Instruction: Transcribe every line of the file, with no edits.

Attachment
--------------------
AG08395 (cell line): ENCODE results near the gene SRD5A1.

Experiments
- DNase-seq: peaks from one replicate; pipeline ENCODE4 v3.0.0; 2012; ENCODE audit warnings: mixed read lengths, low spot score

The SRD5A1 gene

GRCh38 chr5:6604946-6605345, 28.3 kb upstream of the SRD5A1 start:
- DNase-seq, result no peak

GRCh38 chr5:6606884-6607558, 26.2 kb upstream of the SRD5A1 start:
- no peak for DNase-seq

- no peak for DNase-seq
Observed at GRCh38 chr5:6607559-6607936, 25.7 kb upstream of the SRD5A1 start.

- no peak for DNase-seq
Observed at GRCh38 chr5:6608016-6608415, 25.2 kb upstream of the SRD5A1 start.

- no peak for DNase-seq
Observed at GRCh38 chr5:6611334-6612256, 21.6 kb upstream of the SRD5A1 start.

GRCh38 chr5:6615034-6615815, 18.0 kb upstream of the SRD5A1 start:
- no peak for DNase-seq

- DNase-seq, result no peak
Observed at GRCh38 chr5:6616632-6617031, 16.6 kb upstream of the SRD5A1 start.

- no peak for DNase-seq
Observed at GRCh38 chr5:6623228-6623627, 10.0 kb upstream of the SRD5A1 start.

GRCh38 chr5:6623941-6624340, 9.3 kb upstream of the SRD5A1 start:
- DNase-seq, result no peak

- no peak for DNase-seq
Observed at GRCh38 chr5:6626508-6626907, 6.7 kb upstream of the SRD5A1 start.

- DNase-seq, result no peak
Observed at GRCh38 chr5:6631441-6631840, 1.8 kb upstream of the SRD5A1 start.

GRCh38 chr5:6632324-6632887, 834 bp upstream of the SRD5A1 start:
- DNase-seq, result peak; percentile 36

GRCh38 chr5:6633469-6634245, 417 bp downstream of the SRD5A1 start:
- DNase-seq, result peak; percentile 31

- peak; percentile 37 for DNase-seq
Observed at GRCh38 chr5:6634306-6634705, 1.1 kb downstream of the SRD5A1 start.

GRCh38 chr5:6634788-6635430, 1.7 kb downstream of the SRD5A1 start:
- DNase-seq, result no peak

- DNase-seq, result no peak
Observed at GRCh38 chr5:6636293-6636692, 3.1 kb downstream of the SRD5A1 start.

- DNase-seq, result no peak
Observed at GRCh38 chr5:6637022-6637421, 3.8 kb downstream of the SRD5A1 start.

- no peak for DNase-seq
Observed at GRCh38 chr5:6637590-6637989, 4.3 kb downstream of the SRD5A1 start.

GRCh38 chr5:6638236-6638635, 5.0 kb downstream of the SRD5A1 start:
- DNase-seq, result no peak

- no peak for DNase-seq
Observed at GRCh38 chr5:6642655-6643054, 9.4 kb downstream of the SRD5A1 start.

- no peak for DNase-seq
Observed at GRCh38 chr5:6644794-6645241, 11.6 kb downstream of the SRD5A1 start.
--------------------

AG08395 (cell line): ENCODE results near the gene SRD5A1.

Experiments
- DNase-seq: peaks from one replicate; pipeline ENCODE4 v3.0.0; 2012; ENCODE audit warnings: mixed read lengths, low spot score

The SRD5A1 gene

GRCh38 chr5:6604946-6605345, 28.3 kb upstream of the SRD5A1 start:
- DNase-seq, result no peak

GRCh38 chr5:6606884-6607558, 26.2 kb upstream of the SRD5A1 start:
- no peak for DNase-seq

- no peak for DNase-seq
Observed at GRCh38 chr5:6607559-6607936, 25.7 kb upstream of the SRD5A1 start.

- no peak for DNase-seq
Observed at GRCh38 chr5:6608016-6608415, 25.2 kb upstream of the SRD5A1 start.

- no peak for DNase-seq
Observed at GRCh38 chr5:6611334-6612256, 21.6 kb upstream of the SRD5A1 start.

GRCh38 chr5:6615034-6615815, 18.0 kb upstream of the SRD5A1 start:
- no peak for DNase-seq

- DNase-seq, result no peak
Observed at GRCh38 chr5:6616632-6617031, 16.6 kb upstream of the SRD5A1 start.

- no peak for DNase-seq
Observed at GRCh38 chr5:6623228-6623627, 10.0 kb upstream of the SRD5A1 start.

GRCh38 chr5:6623941-6624340, 9.3 kb upstream of the SRD5A1 start:
- DNase-seq, result no peak

- no peak for DNase-seq
Observed at GRCh38 chr5:6626508-6626907, 6.7 kb upstream of the SRD5A1 start.

- DNase-seq, result no peak
Observed at GRCh38 chr5:6631441-6631840, 1.8 kb upstream of the SRD5A1 start.

GRCh38 chr5:6632324-6632887, 834 bp upstream of the SRD5A1 start:
- DNase-seq, result peak; percentile 36

GRCh38 chr5:6633469-6634245, 417 bp downstream of the SRD5A1 start:
- DNase-seq, result peak; percentile 31

- peak; percentile 37 for DNase-seq
Observed at GRCh38 chr5:6634306-6634705, 1.1 kb downstream of the SRD5A1 start.

GRCh38 chr5:6634788-6635430, 1.7 kb downstream of the SRD5A1 start:
- DNase-seq, result no peak

- DNase-seq, result no peak
Observed at GRCh38 chr5:6636293-6636692, 3.1 kb downstream of the SRD5A1 start.

- DNase-seq, result no peak
Observed at GRCh38 chr5:6637022-6637421, 3.8 kb downstream of the SRD5A1 start.

- no peak for DNase-seq
Observed at GRCh38 chr5:6637590-6637989, 4.3 kb downstream of the SRD5A1 start.

GRCh38 chr5:6638236-6638635, 5.0 kb downstream of the SRD5A1 start:
- DNase-seq, result no peak

- no peak for DNase-seq
Observed at GRCh38 chr5:6642655-6643054, 9.4 kb downstream of the SRD5A1 start.

- no peak for DNase-seq
Observed at GRCh38 chr5:6644794-6645241, 11.6 kb downstream of the SRD5A1 start.